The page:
FAQ Amniotic Stem Cell – Achilles Tendonitis
What is Achilles tendonitis?
The Achilles tendon attaches the plantaris, gastrocnemius, and soleus muscles to the calcaneus (heel) bone. It is also one of the largest tendons of the body. Aside from attachment, tendons play an important role in the transmission of force from muscle contraction. However, tendons do not receive good blood supply or cellular activity, and thus, injuries to tendons are slow to repair.
Damage to the Achilles tendon tends to accumulate over time, leading to a condition of inflammation. This can present as aching or pain over the affected ankle, which can also be accompanied by swelling and limitation of motion. Athletes in sports that place a lot of strain on the Achilles tendon, such as runners and jumpers, are more prone to suffering this condition.
What is the standard treatment for Achilles tendonitis and tears?
The conservative treatment for Achilles tendonitis involves rest, compression, ice therapy, and elevation of the affected foot. This may also be accompanied by treatment with non-steroidal anti-inflammatory drugs (NSAIDs) to reduce swelling and inflammation.
There are also other conservative treatment options, including physical therapy and rehabilitation, to improve the strength and conditioning of the calf muscles and tendons. If after six months with conservative treatment, there is still no relief of symptoms, surgical correction may be entertained.
Achilles tears occur due to either sporting injuries, trauma or from chronic degeneration. Individuals may suffer either a partial tear or a complete one. For those with partial tears, regenerative medicine treatments with stem cell therapy may be indicated and help prevent surgery.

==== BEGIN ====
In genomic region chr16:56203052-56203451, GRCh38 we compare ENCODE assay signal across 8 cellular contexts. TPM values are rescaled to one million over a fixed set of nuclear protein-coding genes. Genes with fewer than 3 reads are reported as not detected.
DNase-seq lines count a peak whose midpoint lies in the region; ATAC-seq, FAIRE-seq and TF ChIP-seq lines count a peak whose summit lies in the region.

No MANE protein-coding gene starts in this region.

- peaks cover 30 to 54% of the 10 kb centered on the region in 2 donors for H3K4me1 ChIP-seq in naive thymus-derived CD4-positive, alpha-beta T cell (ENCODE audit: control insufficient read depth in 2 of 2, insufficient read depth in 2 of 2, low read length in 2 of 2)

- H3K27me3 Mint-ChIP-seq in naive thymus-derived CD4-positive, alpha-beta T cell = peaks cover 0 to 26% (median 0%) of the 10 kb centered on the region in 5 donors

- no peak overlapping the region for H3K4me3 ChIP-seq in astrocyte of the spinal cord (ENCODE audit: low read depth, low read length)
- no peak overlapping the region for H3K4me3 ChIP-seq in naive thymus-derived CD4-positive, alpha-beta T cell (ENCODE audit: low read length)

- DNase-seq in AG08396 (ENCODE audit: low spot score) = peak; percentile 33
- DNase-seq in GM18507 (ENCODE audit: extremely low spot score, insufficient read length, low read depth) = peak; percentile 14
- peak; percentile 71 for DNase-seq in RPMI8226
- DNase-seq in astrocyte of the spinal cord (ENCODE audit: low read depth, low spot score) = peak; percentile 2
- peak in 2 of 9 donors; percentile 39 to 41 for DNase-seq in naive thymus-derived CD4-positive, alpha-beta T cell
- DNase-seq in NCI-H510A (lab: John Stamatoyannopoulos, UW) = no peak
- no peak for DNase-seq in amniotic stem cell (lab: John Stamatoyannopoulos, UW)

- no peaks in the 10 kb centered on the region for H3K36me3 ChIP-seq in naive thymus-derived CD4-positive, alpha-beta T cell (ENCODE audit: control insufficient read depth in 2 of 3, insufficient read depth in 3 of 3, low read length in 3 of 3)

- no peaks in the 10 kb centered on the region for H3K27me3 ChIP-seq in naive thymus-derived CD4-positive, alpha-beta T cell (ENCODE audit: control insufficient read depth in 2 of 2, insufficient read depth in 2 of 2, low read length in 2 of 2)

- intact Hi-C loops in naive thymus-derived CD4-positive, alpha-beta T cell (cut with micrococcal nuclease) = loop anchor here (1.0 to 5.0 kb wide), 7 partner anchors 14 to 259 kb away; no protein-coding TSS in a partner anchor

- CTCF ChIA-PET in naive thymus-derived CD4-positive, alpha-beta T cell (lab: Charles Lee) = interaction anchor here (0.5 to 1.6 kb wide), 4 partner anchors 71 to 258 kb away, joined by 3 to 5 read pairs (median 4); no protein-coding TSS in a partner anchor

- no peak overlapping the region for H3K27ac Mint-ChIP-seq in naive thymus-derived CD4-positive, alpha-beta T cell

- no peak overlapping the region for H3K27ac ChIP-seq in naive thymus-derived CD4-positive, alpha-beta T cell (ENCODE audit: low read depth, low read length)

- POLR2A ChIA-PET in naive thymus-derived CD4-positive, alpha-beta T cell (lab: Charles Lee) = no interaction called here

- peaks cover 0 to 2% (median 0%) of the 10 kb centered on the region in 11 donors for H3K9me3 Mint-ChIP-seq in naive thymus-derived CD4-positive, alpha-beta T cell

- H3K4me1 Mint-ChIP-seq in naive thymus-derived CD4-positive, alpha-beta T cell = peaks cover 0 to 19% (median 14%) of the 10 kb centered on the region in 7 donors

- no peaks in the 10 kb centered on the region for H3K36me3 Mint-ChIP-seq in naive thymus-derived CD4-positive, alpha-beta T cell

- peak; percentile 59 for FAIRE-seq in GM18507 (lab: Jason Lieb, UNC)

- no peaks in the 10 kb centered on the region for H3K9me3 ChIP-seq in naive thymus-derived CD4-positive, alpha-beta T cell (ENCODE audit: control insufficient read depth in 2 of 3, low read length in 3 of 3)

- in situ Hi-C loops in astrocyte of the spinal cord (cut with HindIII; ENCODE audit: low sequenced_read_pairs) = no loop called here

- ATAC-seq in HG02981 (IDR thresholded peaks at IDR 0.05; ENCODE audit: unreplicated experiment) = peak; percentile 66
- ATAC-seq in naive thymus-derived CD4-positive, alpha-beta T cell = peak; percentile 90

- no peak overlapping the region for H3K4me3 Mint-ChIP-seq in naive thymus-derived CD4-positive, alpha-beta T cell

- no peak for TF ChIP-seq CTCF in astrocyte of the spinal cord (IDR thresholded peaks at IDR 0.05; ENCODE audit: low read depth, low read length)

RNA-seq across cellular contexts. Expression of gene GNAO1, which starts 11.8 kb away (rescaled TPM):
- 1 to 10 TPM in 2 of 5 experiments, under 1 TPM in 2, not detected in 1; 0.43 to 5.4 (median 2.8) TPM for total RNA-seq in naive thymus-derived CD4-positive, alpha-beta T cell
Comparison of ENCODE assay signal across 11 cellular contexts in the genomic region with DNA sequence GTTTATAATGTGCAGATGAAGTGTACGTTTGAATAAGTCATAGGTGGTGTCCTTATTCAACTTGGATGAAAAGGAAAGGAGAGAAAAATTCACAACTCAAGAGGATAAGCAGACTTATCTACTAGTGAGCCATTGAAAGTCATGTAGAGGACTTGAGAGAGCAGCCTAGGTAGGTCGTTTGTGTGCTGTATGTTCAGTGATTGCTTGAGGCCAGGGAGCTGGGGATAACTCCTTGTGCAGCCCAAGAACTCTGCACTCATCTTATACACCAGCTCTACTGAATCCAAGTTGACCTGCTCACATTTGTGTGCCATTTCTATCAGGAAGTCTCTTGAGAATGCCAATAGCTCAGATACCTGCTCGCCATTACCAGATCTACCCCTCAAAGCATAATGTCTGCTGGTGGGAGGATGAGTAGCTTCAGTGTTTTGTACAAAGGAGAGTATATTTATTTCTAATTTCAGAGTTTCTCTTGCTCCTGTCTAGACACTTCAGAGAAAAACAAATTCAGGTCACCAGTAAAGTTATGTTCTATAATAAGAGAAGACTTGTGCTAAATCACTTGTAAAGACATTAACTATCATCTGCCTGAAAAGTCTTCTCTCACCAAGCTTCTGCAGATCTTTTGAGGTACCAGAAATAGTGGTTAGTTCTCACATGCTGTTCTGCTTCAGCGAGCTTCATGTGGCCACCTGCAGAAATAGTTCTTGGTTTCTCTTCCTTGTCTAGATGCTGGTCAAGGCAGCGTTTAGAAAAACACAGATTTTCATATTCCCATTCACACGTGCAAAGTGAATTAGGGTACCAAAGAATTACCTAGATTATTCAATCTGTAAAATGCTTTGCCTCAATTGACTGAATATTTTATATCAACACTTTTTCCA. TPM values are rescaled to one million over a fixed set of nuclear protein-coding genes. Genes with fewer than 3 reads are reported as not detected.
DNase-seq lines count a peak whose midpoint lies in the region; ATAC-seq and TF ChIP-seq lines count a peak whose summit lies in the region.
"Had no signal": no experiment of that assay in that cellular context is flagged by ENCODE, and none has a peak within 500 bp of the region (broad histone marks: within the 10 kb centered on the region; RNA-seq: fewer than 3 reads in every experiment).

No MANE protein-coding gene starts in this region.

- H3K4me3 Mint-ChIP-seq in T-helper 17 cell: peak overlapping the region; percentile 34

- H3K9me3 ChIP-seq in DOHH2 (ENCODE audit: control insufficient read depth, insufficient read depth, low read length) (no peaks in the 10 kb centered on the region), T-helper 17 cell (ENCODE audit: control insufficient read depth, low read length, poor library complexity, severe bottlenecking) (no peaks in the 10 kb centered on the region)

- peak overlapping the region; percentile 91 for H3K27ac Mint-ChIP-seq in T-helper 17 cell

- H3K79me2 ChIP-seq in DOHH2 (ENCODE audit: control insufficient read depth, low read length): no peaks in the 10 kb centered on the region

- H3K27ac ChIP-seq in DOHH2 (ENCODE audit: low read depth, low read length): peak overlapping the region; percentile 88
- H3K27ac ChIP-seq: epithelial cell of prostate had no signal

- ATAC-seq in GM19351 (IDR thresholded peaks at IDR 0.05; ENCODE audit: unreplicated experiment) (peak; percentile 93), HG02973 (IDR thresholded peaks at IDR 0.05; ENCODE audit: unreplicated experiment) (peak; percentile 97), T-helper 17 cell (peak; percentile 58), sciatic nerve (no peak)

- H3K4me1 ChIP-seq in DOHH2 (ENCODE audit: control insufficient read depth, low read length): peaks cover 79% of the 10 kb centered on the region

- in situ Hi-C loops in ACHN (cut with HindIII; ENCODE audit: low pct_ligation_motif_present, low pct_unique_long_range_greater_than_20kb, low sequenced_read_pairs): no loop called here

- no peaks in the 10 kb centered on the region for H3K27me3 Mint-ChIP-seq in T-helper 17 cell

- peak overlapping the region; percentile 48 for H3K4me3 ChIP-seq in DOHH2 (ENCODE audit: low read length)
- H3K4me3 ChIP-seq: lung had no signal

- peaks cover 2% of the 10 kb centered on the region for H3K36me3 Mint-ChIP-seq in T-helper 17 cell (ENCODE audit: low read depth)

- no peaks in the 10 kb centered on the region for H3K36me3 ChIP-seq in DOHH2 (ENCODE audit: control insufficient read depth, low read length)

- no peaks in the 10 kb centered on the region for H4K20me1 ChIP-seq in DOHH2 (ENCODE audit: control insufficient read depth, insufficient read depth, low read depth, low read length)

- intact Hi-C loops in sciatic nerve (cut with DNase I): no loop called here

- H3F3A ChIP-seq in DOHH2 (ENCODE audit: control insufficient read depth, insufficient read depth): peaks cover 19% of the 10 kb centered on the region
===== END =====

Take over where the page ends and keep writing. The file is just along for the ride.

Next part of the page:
How are stem cells used in the treatment of Achilles tendonitis and tears?
Tendons are poorly vascular, and do not receive the same amount of blood supply and cellular activity relative to other areas of the body. This results in healing that is not as effective, and even surgical repair may fail, leading to persistent complications.
Research has shown that stem cells hold great potential for the treatment of conditions such as Achilles tendonitis along with partial or full tears. Stem cells have the ability to differentiate into multiple types of tissues; they can promote growth and healing of damaged areas. It is also thought that treatment with stem cells stimulates the release of repair and growth factors. This is particularly important in poorly vascular tissues such as tendons. Stem cells can also be harvested from multiple sources, such as the amniotic membrane/fluid, bone marrow, adipose tissue, and others.
A study done on rats has shown that repair of the Achilles tendon with sutures bearing stem cells have improved outcomes, such as faster healing times and stronger tissue structure.
The injection of mesenchymal cells near damaged tendons significantly improved the healing of tendonitis. This was evidenced by improvements in the histological examination of tissues, decreased lesion size, improved tendon size and a more regular, linear fiber pattern when compared to controls.
For those dealing with chronic tendonitis and pain, surgery may be avoided with regenerative medicine treatments. This actually applies to those who are being treated with a cast as well, since the stem cell injections may facilitate faster healing of the injury.
Adams SB Jr, Thorpe MA, Parks BG, Aghazarian G, Allen E, Schon LC. Stem
cell-bearing suture improves Achilles tendon healing in a rat model. Foot Ankle
Int. 2014 Mar;35(3):293-9. doi: 10.1177/1071100713519078.
Young RG, Butler DL, Weber W, Caplan AI, Gordon SL, Fink DJ. Use of mesenchymal stem cells in a collagen matrix for Achilles tendon repair. J Orthop Res. 1998 Jul;16(4):406-13.